Lately, I have been working a lot on several writing projects. These are projects that I plan on sending to publishers in the hopes of having them published, and possibly self-publishing as e-books as well.
I’m considering posting a synopsis as it gets closer to completion in the next few months, and am hoping to garner some interest with my followers as well as the general public. I will also be sending out some beta copies (you’re first, Viv!), so please email me at firstname.lastname@example.org if you are interested in receiving an advance e-book copy of the book.
In preparation for this huge new venture, I’m going to start posting more of my Creative Writing on my blog/site to get it out into the wide world (something I’ve been pretty scared of doing in the past), and start to get some feedback.
If you’re interested, you can find more of my writing here.
To kick things off, I’m going to share below a small paragraph of flash fiction I wrote a few years ago:
I remembered to take the paper with me. I held onto it as I ran out.
I threw up then. Twice. I felt so sick, with anger. And with hatred.
I looked down at the paper again. Why would Dad do that? Why would he do something so stupid? I still didn’t know what to do. Thankfully, I’d stopped shaking. I rinsed out my mouth and walked back out to the living room.
“What’s wrong, Kevin?” he looked slightly worried.
I ripped the page of the newspaper out, folded it up and shoved it into my pocket. Why did I have to move in with Dad? Surely after that mum’d take me back? No, of course not, I was too much to handle. I looked at Trev, he was obviously still waiting for an answer. .
“I don’t wanna talk about it.” I mumbled to him.
“Come on, Kevin, you can tell me. You tell me everything.” He reached out a hand to comfort me.
I pushed him away.
“I said I don’t want to talk!” I yelled, standing.
The look on Trev’s face was enough to drive me mad, why did everyone keep looking at me like I was some kind of freak? I’m not the freak; it’s my father who’s the freak. I grabbed my bag and ran for the door, flinging my self through it so hard the door almost fell off its hinges. Ok, that was an exaggeration. I flung myself through the door and ran down the street – in the opposite direction to Dad’s place.
When I got half way down the street, it began to pour. Bloody bastard. He didn’t care about anyone but himself. He still doesn’t. He never really cared that I didn’t go home that night. That I sat at the bus depot 7 blocks from home in the freezing, pouring rain.It was Trev’s mum who eventually found me. She said she’d been searching for hours, and was worried sick. Why wasn’t Dad ever worried sick?
Because he only cared about money and getting that cow out of prison. All he was going to do now was get himself chucked in there. I refused to go back to Dad’s. I didn’t want anything to do with him. Him or that pathetic girlfriend of his.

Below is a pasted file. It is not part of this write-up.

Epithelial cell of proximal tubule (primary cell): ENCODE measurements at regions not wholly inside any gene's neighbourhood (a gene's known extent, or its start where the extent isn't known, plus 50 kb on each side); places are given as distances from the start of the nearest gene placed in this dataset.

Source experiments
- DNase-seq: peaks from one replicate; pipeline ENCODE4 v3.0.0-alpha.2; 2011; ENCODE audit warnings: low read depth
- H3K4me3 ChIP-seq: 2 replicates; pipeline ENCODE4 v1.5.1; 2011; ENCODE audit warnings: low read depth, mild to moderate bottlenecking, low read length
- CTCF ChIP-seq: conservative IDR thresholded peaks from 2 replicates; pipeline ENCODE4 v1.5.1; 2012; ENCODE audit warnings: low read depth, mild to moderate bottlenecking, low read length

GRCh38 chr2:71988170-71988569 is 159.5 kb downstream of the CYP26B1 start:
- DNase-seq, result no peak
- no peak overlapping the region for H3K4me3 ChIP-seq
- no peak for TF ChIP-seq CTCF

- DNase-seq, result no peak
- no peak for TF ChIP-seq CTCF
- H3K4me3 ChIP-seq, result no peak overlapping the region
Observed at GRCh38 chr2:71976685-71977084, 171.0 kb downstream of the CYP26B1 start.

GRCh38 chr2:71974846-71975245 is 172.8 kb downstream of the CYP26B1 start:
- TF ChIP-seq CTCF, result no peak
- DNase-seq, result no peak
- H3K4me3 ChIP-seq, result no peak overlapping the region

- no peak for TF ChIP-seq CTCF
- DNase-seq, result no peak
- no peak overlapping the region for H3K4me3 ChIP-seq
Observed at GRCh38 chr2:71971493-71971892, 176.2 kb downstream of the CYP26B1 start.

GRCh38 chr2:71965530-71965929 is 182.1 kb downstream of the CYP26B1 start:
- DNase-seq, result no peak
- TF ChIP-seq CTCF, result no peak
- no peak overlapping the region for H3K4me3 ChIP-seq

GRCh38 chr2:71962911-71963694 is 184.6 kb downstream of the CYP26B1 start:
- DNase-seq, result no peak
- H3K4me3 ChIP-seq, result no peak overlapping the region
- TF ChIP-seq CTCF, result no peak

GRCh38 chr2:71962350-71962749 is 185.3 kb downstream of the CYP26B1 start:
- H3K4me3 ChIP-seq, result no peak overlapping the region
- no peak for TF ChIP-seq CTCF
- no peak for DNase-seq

Mum was surprised to see me. Dad didn’t let me see her often. They’d split up when I was ten. She’d heard what Dad did. She agreed that it was stupid, but told me I couldn’t stay there, because if I did, he’d come looking for me, and god only knows what he’d do. As it turns out, she was right, and he came looking for me sooner rather than later.
Two days later, he came to mum’s place, almost knocked down the door. Mum sent me to the back room and told me she’d sort it out. I could hear the slap echo from the back of the house.
He came for me then, I could hear his boots thudding loudly through the house. As he approached the back of the house, I heard the click. That all-too-familiar click of that all-too-familiar shotgun.
I held my breath as he entered the hall that lead to the back room. I pressed my back against the wall, my old baseball bat in my hand. It wasn’t one of those new aluminium ones, but an old wooden one full of dents.
I brought the bat down hard on his shoulder.
I’m not tall enough to reach his head; I knew I’d have a chance if I could make him drop the gun. It worked. The gun dropped to the floor at my feet. I picked it up.
“You wouldn’t shoot me, you gutless worm.” He sneered and stepped toward me.
The safety was off, and the slight fear in his features told me he was aware if this too.
“Don’t come near me” I managed to spit. He stepped forward and I guess I was more scared than I thought.
I pulled the trigger. He stumbled backward and swayed on the spot for a second before he fell. I dropped the gun.
I remember feeling confused and hurt, but safe at the same time.
Mum turned the light on as she came in, she gasped, but didn’t scream. She looked at me with such horror in her eyes it scared me. I fell to my knees.
I remember now, the way I must have looked. Like a crazed lunatic, she’d told them. That’s probably why I’m here. Stuck in this psych ward with all the real lunatics. And too unloved, too untrustworthy to be believed. They’d taken everything from me, my family, my sanity, my belongings; even my scrap of newspaper, the only picture I had left of my sister, before my father decided that drinking 6 beers and driving was a good idea. They’ll never let me out now. I’m trapped.
By Samantha Lee Churcher